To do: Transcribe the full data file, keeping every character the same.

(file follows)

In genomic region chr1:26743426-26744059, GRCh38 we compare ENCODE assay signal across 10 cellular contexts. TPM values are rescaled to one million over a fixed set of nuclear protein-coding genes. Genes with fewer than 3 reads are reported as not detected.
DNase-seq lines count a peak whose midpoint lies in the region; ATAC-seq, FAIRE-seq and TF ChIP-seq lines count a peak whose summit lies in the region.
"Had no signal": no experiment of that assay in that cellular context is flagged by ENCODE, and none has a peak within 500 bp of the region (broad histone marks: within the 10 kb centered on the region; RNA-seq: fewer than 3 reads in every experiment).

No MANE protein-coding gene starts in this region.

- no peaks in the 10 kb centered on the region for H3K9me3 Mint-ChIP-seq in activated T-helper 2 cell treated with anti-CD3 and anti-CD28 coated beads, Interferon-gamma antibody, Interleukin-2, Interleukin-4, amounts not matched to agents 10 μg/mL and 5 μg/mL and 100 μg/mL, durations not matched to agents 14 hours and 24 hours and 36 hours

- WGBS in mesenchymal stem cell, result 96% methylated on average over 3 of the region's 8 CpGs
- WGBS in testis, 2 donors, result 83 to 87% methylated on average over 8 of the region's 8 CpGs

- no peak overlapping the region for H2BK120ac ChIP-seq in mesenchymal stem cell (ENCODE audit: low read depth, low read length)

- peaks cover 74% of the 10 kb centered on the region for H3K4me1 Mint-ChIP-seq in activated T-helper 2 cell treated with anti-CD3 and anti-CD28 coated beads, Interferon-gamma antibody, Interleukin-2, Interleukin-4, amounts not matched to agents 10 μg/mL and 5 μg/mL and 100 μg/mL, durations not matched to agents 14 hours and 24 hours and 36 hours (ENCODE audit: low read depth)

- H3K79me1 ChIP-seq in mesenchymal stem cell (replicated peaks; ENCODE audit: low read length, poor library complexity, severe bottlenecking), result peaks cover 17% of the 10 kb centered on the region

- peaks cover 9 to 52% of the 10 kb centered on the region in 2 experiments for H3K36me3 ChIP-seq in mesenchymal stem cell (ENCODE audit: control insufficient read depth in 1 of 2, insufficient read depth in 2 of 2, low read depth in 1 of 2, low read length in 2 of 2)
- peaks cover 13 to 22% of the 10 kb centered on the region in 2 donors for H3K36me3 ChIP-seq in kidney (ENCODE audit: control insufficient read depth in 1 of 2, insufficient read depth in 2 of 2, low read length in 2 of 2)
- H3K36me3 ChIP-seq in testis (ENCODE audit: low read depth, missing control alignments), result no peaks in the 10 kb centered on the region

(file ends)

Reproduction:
In genomic region chr1:26743426-26744059, GRCh38 we compare ENCODE assay signal across 10 cellular contexts. TPM values are rescaled to one million over a fixed set of nuclear protein-coding genes. Genes with fewer than 3 reads are reported as not detected.
DNase-seq lines count a peak whose midpoint lies in the region; ATAC-seq, FAIRE-seq and TF ChIP-seq lines count a peak whose summit lies in the region.
"Had no signal": no experiment of that assay in that cellular context is flagged by ENCODE, and none has a peak within 500 bp of the region (broad histone marks: within the 10 kb centered on the region; RNA-seq: fewer than 3 reads in every experiment).

No MANE protein-coding gene starts in this region.

- no peaks in the 10 kb centered on the region for H3K9me3 Mint-ChIP-seq in activated T-helper 2 cell treated with anti-CD3 and anti-CD28 coated beads, Interferon-gamma antibody, Interleukin-2, Interleukin-4, amounts not matched to agents 10 μg/mL and 5 μg/mL and 100 μg/mL, durations not matched to agents 14 hours and 24 hours and 36 hours

- WGBS in mesenchymal stem cell, result 96% methylated on average over 3 of the region's 8 CpGs
- WGBS in testis, 2 donors, result 83 to 87% methylated on average over 8 of the region's 8 CpGs

- no peak overlapping the region for H2BK120ac ChIP-seq in mesenchymal stem cell (ENCODE audit: low read depth, low read length)

- peaks cover 74% of the 10 kb centered on the region for H3K4me1 Mint-ChIP-seq in activated T-helper 2 cell treated with anti-CD3 and anti-CD28 coated beads, Interferon-gamma antibody, Interleukin-2, Interleukin-4, amounts not matched to agents 10 μg/mL and 5 μg/mL and 100 μg/mL, durations not matched to agents 14 hours and 24 hours and 36 hours (ENCODE audit: low read depth)

- H3K79me1 ChIP-seq in mesenchymal stem cell (replicated peaks; ENCODE audit: low read length, poor library complexity, severe bottlenecking), result peaks cover 17% of the 10 kb centered on the region

- peaks cover 9 to 52% of the 10 kb centered on the region in 2 experiments for H3K36me3 ChIP-seq in mesenchymal stem cell (ENCODE audit: control insufficient read depth in 1 of 2, insufficient read depth in 2 of 2, low read depth in 1 of 2, low read length in 2 of 2)
- peaks cover 13 to 22% of the 10 kb centered on the region in 2 donors for H3K36me3 ChIP-seq in kidney (ENCODE audit: control insufficient read depth in 1 of 2, insufficient read depth in 2 of 2, low read length in 2 of 2)
- H3K36me3 ChIP-seq in testis (ENCODE audit: low read depth, missing control alignments), result no peaks in the 10 kb centered on the region